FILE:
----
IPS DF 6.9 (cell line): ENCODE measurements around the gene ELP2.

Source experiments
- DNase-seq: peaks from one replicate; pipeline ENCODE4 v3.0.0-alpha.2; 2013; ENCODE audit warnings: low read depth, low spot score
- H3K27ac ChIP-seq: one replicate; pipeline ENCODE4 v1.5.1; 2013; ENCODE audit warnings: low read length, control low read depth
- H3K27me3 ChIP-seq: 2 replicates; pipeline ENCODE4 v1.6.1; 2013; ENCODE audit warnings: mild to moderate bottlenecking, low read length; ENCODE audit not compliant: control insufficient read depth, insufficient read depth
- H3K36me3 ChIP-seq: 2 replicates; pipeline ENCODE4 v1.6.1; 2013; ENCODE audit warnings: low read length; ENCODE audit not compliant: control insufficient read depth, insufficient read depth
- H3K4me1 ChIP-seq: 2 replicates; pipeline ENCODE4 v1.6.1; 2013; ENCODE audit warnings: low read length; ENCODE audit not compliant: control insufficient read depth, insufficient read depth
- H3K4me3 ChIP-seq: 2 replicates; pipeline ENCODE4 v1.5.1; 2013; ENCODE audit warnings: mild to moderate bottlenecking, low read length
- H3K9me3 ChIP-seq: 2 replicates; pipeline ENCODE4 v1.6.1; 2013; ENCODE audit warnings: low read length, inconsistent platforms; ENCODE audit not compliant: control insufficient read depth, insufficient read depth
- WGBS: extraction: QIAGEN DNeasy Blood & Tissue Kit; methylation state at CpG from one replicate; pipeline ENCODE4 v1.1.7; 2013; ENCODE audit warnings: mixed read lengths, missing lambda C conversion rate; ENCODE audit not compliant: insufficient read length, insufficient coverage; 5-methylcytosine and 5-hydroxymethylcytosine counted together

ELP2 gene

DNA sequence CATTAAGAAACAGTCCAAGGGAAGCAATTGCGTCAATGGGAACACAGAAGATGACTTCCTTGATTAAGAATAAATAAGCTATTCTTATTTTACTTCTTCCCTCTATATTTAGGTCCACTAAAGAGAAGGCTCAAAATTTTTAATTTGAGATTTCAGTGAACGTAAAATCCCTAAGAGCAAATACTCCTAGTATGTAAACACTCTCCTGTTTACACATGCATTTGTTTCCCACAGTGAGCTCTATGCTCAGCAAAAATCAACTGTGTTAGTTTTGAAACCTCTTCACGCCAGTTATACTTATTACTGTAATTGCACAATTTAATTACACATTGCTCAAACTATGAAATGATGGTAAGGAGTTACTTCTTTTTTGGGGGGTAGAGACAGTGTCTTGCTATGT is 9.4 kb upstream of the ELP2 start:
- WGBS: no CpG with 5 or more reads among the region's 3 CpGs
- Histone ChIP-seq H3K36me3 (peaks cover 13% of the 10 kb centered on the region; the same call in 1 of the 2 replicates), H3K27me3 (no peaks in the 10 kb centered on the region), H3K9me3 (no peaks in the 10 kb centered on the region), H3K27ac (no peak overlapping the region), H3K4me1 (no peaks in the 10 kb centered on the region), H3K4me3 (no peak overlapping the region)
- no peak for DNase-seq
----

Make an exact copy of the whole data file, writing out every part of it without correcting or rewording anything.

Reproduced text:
IPS DF 6.9 (cell line): ENCODE measurements around the gene ELP2.

Source experiments
- DNase-seq: peaks from one replicate; pipeline ENCODE4 v3.0.0-alpha.2; 2013; ENCODE audit warnings: low read depth, low spot score
- H3K27ac ChIP-seq: one replicate; pipeline ENCODE4 v1.5.1; 2013; ENCODE audit warnings: low read length, control low read depth
- H3K27me3 ChIP-seq: 2 replicates; pipeline ENCODE4 v1.6.1; 2013; ENCODE audit warnings: mild to moderate bottlenecking, low read length; ENCODE audit not compliant: control insufficient read depth, insufficient read depth
- H3K36me3 ChIP-seq: 2 replicates; pipeline ENCODE4 v1.6.1; 2013; ENCODE audit warnings: low read length; ENCODE audit not compliant: control insufficient read depth, insufficient read depth
- H3K4me1 ChIP-seq: 2 replicates; pipeline ENCODE4 v1.6.1; 2013; ENCODE audit warnings: low read length; ENCODE audit not compliant: control insufficient read depth, insufficient read depth
- H3K4me3 ChIP-seq: 2 replicates; pipeline ENCODE4 v1.5.1; 2013; ENCODE audit warnings: mild to moderate bottlenecking, low read length
- H3K9me3 ChIP-seq: 2 replicates; pipeline ENCODE4 v1.6.1; 2013; ENCODE audit warnings: low read length, inconsistent platforms; ENCODE audit not compliant: control insufficient read depth, insufficient read depth
- WGBS: extraction: QIAGEN DNeasy Blood & Tissue Kit; methylation state at CpG from one replicate; pipeline ENCODE4 v1.1.7; 2013; ENCODE audit warnings: mixed read lengths, missing lambda C conversion rate; ENCODE audit not compliant: insufficient read length, insufficient coverage; 5-methylcytosine and 5-hydroxymethylcytosine counted together

ELP2 gene

DNA sequence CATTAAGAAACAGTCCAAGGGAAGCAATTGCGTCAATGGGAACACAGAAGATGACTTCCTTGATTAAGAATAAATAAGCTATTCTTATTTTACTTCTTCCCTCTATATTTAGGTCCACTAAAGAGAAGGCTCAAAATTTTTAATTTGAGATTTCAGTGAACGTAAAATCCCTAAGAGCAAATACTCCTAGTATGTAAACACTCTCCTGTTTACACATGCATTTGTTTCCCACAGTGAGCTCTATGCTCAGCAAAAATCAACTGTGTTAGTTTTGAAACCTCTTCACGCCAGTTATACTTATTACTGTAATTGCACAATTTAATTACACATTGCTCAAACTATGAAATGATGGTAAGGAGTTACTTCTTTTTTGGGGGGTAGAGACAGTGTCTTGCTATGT is 9.4 kb upstream of the ELP2 start:
- WGBS: no CpG with 5 or more reads among the region's 3 CpGs
- Histone ChIP-seq H3K36me3 (peaks cover 13% of the 10 kb centered on the region; the same call in 1 of the 2 replicates), H3K27me3 (no peaks in the 10 kb centered on the region), H3K9me3 (no peaks in the 10 kb centered on the region), H3K27ac (no peak overlapping the region), H3K4me1 (no peaks in the 10 kb centered on the region), H3K4me3 (no peak overlapping the region)
- no peak for DNase-seq